The road to the Orange Bowl, one of the two semifinal sites of the College Football Playoffs, are being paved by two conferences, the Big Ten and the SEC.
Every week has been an example of just how powerful No. 1 Alabama and No. 2 Georgia are and just how powerful No. 3 Iowa and No. 4 Penn State could be in opposition.
It’s going to take a lot for the playoff committee to resists rendering the conference championship games pointless. If both Alabama and Georgia go into the SEC Championship Game undefeated and the game is close, what are the stakes outside of loser drops down to No. 4?
However, could you blame them? Arkansas shocked the nation and went into last week’s game against Georgia at No. 8 and got shutout. Ole Miss was sold as team who could unseat Alabama and that wishful thinking didn’t last nearly long enough to make the game fully enticing.
The Big 10 will be more interesting considering how many teams are highly ranked and how the divisions are aligned. Iowa has a clear path to the conference title game but someone among Penn State, No. 7 Ohio State, No. 9 Michigan and No. 11 Michigan State is going to emerge from the East Division, which will make for an entertaining season.
So what happens when the top four teams are competing for two conference championships? Do we just scrap the concept of a playoff and pit the winner of the Big 10 and SEC against each other? Maybe that’s what the Orange Bowl is for.
Cincinnati is the new Boise State
About a decade ago, the integrity of the inclusivity of the BCS was constantly being tested by a powerful outsider who would dominate its conference and even take the blue bloods for a ride. The one problem was that the team was called Boise State and the Broncos were playing in a dying conference and could never get over the glass ceiling.
Boise State cracked the top 10 in numerous seasons from 2004-11. The Broncos reached prominence with an improbable win over Adrien Peterson’s Oklahoma Sooners in the Fiesta Bowl in 2006. They beat No. 4 TCU in the Fiesta Bowl in 2009 and went as high up as No. 4 in 2010 before losing to No. 19 Nevada. Kellen Moore broke a NCAA record by winning his 50th career collegiate game in the Las Vegas Bowl against Arizona State in 2011 at the end of the run.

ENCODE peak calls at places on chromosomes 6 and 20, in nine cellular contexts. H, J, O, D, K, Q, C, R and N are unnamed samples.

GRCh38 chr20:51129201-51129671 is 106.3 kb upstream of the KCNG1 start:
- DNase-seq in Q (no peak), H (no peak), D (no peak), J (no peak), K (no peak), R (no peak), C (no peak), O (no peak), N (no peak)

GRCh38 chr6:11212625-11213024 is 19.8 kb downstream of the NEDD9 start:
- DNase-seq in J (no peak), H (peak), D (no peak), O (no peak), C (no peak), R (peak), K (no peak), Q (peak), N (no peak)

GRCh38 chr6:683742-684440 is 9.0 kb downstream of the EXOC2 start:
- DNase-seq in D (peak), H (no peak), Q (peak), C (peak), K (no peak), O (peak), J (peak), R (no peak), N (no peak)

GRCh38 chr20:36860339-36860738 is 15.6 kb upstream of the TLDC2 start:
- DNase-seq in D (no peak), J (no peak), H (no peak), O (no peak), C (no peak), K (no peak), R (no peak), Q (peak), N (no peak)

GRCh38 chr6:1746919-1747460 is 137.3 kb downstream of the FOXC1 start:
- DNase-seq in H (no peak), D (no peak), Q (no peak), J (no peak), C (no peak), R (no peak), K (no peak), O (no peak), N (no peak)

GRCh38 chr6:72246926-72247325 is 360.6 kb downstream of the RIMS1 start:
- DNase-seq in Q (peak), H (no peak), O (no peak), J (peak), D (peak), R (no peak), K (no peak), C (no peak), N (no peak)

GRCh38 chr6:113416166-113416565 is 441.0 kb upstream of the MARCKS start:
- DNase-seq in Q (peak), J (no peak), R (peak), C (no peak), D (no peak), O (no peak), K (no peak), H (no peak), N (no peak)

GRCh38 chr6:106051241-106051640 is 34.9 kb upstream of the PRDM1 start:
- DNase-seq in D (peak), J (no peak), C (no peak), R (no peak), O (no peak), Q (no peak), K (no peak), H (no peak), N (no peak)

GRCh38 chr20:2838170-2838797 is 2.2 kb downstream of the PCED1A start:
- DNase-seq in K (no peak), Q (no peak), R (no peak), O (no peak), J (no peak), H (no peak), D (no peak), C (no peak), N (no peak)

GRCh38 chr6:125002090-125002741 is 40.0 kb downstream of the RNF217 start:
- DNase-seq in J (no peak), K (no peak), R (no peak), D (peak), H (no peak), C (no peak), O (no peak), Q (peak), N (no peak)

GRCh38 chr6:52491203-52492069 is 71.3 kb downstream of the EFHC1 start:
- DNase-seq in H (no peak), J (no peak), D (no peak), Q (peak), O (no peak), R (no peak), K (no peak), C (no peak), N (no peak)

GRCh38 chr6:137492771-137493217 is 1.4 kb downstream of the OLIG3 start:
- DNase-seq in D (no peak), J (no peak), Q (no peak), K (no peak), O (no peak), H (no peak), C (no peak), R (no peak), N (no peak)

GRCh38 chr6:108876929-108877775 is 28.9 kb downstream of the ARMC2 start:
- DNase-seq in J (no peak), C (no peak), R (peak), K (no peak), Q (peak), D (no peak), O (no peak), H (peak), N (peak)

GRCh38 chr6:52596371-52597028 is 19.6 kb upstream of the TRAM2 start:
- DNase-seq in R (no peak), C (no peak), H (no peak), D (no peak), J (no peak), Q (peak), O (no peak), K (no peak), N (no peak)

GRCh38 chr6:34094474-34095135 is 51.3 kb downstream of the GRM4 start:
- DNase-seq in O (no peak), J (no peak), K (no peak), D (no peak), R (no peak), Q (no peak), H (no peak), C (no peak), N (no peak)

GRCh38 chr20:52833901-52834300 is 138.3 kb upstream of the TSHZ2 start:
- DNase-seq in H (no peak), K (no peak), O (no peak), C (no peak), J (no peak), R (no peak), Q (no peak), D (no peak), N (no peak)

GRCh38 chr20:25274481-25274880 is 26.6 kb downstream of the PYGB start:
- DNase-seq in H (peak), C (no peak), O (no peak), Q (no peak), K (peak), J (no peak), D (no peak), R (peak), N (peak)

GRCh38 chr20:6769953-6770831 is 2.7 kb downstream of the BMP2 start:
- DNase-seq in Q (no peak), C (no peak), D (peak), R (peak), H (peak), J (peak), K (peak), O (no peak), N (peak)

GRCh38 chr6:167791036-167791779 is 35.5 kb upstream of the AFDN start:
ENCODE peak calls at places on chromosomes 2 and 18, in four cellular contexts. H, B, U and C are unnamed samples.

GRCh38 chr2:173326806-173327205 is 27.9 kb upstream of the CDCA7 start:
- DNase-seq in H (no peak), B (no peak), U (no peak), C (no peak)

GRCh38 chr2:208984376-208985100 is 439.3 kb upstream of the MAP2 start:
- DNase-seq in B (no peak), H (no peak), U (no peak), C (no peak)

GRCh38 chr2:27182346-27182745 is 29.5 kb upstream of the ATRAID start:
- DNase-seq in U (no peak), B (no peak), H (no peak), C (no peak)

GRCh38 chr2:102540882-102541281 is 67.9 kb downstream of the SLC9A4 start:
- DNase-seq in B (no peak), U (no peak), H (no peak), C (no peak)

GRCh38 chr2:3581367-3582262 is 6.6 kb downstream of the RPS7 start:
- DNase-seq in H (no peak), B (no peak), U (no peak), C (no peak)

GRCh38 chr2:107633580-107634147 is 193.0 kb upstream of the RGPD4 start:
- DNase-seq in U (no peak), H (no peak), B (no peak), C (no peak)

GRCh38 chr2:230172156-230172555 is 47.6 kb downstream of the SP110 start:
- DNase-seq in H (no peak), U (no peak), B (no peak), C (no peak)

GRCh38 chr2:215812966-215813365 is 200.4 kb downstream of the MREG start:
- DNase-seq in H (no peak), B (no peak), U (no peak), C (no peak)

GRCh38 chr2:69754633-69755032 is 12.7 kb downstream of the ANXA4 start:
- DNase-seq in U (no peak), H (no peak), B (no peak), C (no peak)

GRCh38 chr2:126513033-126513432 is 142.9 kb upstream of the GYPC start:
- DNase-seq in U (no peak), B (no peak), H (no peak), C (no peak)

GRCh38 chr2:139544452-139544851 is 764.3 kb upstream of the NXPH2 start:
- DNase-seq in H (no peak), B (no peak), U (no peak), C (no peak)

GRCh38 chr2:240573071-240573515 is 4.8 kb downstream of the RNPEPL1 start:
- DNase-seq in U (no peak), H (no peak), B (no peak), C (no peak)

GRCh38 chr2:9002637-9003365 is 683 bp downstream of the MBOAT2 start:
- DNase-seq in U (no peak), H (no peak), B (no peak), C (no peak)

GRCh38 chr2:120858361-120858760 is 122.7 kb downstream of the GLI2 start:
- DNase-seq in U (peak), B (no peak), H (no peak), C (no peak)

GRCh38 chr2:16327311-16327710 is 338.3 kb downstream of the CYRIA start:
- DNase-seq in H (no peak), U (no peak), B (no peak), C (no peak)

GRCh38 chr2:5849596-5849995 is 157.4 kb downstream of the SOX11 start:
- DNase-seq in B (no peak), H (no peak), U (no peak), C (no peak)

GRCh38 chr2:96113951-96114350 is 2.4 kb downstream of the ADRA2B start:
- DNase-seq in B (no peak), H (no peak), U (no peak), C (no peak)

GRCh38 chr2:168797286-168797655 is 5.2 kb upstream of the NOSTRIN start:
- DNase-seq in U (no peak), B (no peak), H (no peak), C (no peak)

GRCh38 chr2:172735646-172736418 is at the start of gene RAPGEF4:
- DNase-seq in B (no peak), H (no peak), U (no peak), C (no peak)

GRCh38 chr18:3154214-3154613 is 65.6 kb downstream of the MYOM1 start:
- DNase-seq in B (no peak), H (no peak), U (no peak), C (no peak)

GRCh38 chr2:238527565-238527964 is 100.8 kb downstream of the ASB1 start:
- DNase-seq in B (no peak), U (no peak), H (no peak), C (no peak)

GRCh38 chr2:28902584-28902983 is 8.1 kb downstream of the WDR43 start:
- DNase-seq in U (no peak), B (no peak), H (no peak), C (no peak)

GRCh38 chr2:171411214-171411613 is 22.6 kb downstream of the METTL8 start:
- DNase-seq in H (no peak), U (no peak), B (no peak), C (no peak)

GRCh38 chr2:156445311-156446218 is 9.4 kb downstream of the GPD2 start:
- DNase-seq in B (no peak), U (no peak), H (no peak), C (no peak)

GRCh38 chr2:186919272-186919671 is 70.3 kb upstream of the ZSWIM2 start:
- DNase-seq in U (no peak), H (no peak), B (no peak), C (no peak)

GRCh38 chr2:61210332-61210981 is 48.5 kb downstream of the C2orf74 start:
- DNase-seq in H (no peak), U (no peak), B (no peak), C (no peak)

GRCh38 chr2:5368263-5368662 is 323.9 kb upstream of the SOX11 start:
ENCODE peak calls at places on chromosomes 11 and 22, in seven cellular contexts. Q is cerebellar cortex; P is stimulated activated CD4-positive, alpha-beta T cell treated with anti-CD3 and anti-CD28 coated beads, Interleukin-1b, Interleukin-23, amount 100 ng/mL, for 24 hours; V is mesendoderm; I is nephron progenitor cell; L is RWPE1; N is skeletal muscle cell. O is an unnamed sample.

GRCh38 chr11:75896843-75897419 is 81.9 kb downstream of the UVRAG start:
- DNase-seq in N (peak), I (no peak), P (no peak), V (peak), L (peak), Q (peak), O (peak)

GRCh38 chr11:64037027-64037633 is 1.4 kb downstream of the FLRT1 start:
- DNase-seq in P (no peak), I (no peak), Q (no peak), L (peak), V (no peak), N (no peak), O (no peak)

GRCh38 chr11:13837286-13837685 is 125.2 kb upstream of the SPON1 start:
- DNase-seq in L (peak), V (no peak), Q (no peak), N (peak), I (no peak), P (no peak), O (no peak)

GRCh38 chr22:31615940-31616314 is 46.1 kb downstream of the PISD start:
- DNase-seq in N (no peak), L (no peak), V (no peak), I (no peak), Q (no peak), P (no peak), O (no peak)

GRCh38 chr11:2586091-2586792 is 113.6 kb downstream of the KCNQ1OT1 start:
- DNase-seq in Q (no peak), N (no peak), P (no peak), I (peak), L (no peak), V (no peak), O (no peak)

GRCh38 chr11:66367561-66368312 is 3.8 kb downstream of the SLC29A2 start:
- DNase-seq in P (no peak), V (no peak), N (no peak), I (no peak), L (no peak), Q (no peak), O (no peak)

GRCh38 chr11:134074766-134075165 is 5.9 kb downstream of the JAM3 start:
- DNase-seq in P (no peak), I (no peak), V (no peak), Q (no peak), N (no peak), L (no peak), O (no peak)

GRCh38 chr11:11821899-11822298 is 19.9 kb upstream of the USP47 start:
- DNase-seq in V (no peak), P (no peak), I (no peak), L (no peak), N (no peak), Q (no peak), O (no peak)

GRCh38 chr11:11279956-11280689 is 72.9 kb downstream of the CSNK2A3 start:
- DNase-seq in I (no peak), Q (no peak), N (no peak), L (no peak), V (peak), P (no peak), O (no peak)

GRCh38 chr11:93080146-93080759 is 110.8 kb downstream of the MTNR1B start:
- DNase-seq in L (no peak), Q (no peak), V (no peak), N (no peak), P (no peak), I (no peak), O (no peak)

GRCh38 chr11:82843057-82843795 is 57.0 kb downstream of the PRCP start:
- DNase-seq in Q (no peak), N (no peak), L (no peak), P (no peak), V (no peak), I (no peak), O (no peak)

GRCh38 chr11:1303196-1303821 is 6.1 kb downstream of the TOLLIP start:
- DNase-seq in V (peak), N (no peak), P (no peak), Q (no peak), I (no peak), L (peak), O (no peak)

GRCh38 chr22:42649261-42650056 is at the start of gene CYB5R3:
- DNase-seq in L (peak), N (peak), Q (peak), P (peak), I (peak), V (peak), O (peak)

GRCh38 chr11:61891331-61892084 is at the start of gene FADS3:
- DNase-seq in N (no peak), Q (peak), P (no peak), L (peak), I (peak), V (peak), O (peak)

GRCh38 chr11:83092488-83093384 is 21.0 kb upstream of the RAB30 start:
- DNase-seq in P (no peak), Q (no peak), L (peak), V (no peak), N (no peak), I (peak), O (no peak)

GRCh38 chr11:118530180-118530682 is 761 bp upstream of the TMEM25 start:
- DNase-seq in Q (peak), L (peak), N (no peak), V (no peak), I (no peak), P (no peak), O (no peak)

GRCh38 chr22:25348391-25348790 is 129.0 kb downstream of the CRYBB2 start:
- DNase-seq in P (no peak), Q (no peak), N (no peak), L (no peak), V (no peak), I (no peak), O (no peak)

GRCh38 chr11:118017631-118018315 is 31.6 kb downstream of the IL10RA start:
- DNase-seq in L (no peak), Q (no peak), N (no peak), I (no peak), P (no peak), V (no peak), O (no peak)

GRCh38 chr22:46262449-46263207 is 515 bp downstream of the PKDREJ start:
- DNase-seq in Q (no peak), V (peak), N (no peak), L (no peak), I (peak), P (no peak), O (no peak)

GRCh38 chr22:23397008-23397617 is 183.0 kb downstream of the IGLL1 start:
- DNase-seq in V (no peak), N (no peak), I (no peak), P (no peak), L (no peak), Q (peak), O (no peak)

None of it was good enough to play for a national championship but if there were a four team playoff, maybe there would have been an opportunity.
Boise State crawled so that Central Florida and Cincinnati could run, and the Bearcats ran over Notre Dame this past weekend to move up to No. 5 in the rankings.
Cincinnati is good enough to run the table and take advantage of rival conferences cannibalizing each other. Going undefeated last year helps their cause this season but a single loss will torpedo their playoff hopes.
Clear path for the Pac-12
Whenever Oregon is running rampant undefeated, Stanford is always there to knock the Ducks down a peg. An overtime win for the Cardinal leaves the Pac-12 with the potential for a battle between two loss teams in the conference title game.
No. 22 Arizona State returned to the ranks after an impressive 42-23 win over UCLA (No. 20 at the time) and could face No. 8 Oregon in the Pac-12 title game, should both teams make it to the end of the season without a loss.
Now the Sun Devils will have to avoid being victim of a second consecutive upset bid by Stanford on Friday. Junior quarterback Jayden Daniels has a knack for avoiding turnovers and finding the open lanes to run. Most of the touchdown opportunities has been going to senior running back Rachaad White, who has eight touchdowns. Only five other offensive players in the nation have more rushing touchdowns.
Considering that the Sun Devils’ lone loss came on the road at No. 10 BYU, they should have a strong resume should they emerge as Pac-12 champions. However, unlike other conferences, none of that is for certain in the Pac-12, which is unfortunately seen as a knock.
“Well, it’s a week to week situation in the Pac-12,” ASU coach Herm Edwards said. “We all know that, that’s how it works in our conference,” Edwards said. “You never know what’s going on. You just see it. You think, ‘Oh,’ and then somebody loses, I just think, every week, and that’s how we approach it.”